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For Chinese actors, crossing over into Hollywood isn’t what it used to be.
Throughout the 1990s and 2000s, Hong Kong’s A-list talent weren’t considered true superstars until they had made their mark in Hollywood. Jackie Chan, Jet Li, John Woo, Stephen Chow and others strove to transport their careers to the larger industry pond of Southern California — and often succeeded. But the growth of the Chinese industry has brought an ironic twist: U.S. studios are more interested in the Middle Kingdom’s leading lights than ever before, but today’s top Chinese actors aren’t necessarily rushing to return the call.
Veteran Chinese casting director PoPing AuYeung (The Forbidden Kingdom, The Karate Kid) brought actor-director Jiang Wen the role of Baze Malbus for Disney’s Rogue One: A Star Wars Story. “He turned me down so many times,” she says. “He assumed the role would be small and he just wasn’t interested. I told the director [Gareth Edwards] that it was very unlikely that we’d get him.” In the end, it was Jiang’s son, an avid Star Wars fan, who convinced his dad to take the part.
The reasons behind Chinese stars’ reluctance are many and reasonable.
While “making it in Hollywood” used to mean a bigger payday and validation on the world stage, these days many Chinese stars are better taken care of back home. The growth of the Chinese entertainment market — where the box office has tripled in size over the past five years (from $2.07 billion in 2011 to $6.78 billion in 2016) — has led to an explosion of opportunity and a dearth of pedigreed talent to meet the new demand. With the industry short on both established A-list actors and experienced producers capable of packaging projects for new names, a feeding frenzy-like atmosphere has emerged around proven stars, as China’s legions of neophyte film bosses look to lock down names that will give their investors confidence.
And for A-list actors themselves: unprecedented boom times. Last August, China Central Television reported that “China’s most high-profile actors and actresses are vastly overpaid, receiving up to 100 million yuan ($15 million) for a single movie or TV series” — a number not wildly high for Hollywood, but massive in a Chinese industry where the usual budget of a major local film is still around $30 million.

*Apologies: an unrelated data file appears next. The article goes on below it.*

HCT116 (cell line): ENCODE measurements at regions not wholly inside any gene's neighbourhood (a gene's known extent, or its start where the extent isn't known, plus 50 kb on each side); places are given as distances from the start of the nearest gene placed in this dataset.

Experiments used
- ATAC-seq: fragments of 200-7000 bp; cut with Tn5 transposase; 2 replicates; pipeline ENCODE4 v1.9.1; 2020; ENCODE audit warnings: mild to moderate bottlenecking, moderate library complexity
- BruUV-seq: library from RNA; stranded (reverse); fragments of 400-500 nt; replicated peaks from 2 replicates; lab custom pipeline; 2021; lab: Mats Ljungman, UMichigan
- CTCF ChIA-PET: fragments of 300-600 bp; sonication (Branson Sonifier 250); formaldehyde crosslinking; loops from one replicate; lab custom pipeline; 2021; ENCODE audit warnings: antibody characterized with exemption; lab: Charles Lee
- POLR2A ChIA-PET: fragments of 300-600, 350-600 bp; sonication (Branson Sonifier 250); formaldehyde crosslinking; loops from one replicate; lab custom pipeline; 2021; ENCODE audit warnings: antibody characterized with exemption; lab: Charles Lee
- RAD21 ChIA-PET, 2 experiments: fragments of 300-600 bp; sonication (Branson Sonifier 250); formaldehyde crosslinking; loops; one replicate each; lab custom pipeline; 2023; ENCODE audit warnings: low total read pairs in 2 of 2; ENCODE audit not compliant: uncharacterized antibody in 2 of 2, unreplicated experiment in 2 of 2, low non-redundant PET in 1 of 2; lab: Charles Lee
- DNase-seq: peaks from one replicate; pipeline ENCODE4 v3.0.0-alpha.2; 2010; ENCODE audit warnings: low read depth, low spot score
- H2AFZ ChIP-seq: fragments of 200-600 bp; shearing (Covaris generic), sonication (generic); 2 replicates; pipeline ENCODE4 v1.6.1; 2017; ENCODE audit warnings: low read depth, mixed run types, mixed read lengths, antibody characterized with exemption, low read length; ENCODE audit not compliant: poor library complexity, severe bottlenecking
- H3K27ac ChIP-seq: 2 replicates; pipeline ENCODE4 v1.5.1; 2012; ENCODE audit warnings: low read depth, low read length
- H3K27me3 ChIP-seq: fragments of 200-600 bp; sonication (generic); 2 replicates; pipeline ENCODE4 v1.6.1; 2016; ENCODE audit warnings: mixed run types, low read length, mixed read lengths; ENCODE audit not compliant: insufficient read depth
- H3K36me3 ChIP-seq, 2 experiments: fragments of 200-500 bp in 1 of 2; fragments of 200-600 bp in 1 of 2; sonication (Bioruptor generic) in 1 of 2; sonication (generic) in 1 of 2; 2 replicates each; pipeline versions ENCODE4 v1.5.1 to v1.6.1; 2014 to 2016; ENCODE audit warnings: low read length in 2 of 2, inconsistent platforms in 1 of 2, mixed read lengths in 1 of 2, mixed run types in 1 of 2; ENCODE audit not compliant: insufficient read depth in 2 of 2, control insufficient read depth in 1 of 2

Shortly after the CCTV segment, state news outlet Xinhua reported that the State Administration of Press, Publication, Radio, Film and Television had “pledged to direct actors’ guilds and film and television production companies to formulate self-discipline on the appropriate remuneration of actors and actresses.” But producers say little has changed, and market forces still reign.
“The competition for top stars is very tough,” says Jerry Ye, CEO of leading local studio Huayi Brothers. “Once you do make a decision to hire a big name, you probably still need to wait at least six months to one year for them to be available. Most of the A-list is already booked through the full year.”
During the European Film Market at the Berlinale in February, Ye and AuYeung spoke at a panel focused on the challenges of casting films in China today. The panel discussion was organized by Bridging the Dragon, an association connecting European and Chinese film professionals.
Against this lucrative local backdrop, Chinese actors’ Hollywood offers usually involve both a steep downgrade in pay and large opportunity costs. “If we go with a Western film, it normally requires much more time than a Chinese production [which are made much faster],” explains Jessica Chen, founder of leading Chinese talent agency Easy Entertainment, which manages Lu Han, perhaps China’s most in-demand pop star-turned-actor (Time Raiders, The Great Wall and the official Chinese marketing ambassador for Star Wars: The Force Awakens).
“And in China, you can do many things at the same time — movies, commercials and a TV show,” Chen adds. “If we go overseas, we must give up these other jobs, too.”
Chen says all of her talent crave quality roles, and most are willing to forgo a quick payday for a great project, but Hollywood’s offers have usually been creatively lacking, too. Over recent years, numerous Hollywood tentpoles have cast A-list Chinese stars in minor parts, hoping for a marketing bump in the growing mainland market. The results have usually backfired, with fans blasting the castings on social media as condescending pandering (see the response to Chinese actor Wang Xueqi’s fleeting appearance in Iron Man 3 or Fan Bingbing’s small role in X-Men). The actors themselves have even been subjected to some online ridicule, presenting the real risk that their “Hollywood breakthrough” is doing more harm than good in the market that actually matters to them.
Jiang Wen and fellow Chinese star Donnie Yen’s performances in Rogue One were broadly perceived as a breakthrough. Not only did the actors escape the usual scorn at home, many international critics praised their onscreen chemistry as one of the film’s best qualities. But such roles remain scarce and the pay grade often insultingly low, AuYeung and Chen say.
“I keep telling American producers, you need better, more meaningful roles,” says AuYeung. “In the old days, it didn’t matter so much, but it’s changing really quickly — the first thing any actor asks is whether it’s really meaningful.”
“And if you want a Chinese star just for marketing a commercial film in China,” adds Chen, “please be prepared to pay for it.”
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